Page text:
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On 06/07/13 09:20, Rena wrote:
For case 1, the "problem" is that setting a field to nil removes it. This seems to be quite rarely an actual problem, and only crops up when you're reading data from an external source (such as a database) where "nil" doesn't mean "this field does not exist" like it does in Lua, *and* you need to iterate all of the fields without knowing their names in advance.

Anyway, in that situation, there's another solution that nobody seems to have brought up: eliminate the "names not known in advance" issue by getting a list of names. e.g. instead of your database query returning a table like:
{{id=1, name="Joe", gender='M'},
{id=2, name="Jean, gender='F'},
{id=3, name="Sam", gender=nil}}
have it structured like:
{columns={'id', 'name', 'gender'},
{1, "Joe", 'M'},
{2, "Jean", 'F'},
{3, "Sam", nil}}

I think this is extremely sensible. If your field can exist separately from the data, store them separately.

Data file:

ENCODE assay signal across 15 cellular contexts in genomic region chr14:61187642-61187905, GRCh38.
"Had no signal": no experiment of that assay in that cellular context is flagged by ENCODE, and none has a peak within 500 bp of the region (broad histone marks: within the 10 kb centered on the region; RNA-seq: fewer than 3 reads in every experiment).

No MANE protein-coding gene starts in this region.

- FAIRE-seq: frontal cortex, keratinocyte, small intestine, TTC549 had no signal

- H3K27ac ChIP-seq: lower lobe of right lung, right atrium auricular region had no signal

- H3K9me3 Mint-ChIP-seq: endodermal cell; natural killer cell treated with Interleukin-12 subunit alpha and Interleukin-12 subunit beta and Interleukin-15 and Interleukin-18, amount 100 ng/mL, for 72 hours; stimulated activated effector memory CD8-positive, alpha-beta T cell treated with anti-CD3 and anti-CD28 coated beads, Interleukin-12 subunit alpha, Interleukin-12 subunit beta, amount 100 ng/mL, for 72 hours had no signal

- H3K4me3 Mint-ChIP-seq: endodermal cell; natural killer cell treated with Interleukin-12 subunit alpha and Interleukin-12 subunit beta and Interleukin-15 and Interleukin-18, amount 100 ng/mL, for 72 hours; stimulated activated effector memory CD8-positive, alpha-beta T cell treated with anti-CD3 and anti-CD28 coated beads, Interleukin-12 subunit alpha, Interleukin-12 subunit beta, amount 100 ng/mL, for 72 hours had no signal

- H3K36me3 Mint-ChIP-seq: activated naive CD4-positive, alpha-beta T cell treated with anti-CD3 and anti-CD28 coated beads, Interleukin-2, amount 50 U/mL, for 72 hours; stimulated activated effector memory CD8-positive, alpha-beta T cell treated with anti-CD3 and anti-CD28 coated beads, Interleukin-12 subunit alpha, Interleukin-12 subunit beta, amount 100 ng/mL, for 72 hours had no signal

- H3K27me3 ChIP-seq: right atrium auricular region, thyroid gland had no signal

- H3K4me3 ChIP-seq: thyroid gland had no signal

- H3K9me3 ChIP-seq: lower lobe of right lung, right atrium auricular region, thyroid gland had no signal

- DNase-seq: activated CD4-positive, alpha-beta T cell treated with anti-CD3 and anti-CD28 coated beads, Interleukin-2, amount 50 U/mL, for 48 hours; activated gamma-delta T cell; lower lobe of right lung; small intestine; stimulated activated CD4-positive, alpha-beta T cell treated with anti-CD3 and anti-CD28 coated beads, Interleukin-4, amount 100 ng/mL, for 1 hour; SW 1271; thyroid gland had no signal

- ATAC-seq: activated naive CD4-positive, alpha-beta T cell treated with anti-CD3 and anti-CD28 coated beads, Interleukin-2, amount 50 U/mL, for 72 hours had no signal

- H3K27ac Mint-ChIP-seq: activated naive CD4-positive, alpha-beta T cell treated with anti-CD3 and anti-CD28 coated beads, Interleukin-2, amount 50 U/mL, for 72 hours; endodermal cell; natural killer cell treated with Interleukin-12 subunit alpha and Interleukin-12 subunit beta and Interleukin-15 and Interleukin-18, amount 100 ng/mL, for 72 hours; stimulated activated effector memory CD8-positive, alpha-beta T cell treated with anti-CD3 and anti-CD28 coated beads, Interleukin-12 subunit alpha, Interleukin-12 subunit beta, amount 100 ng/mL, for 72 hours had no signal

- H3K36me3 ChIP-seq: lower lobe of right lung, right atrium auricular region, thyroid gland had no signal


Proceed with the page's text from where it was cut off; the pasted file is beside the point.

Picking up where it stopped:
It does seem awfully strange to me: Lua's strings can contain any byte, because they store the length separately from the string data. This is generally considered a good thing, especially compared to C strings - it takes length lookup from O(n) to O(1) and allows them to contain arbitrary binary data. Yet Lua's arrays don't have this same feature, and instead use the C-string method of a magic terminating value that can't appear anywhere in the array, which limits what they can store.

This I'm not so sure. Strings store their length, true, but that's just an implementation detail: at any position they store something: a char. There are no holes in strings.

Now, when using pairs or ipairs I always get something. The implication of holes is that when I iterate, I would have to check for nil at every step. That would just seem wrong to me: in my mind, an array does not have holes, just as strings don't.

nil is a very strong language level concept. From the language level, at every position in a array you have something. If the index exists, there must be something there. And nil is not "something", it means "this does not exist"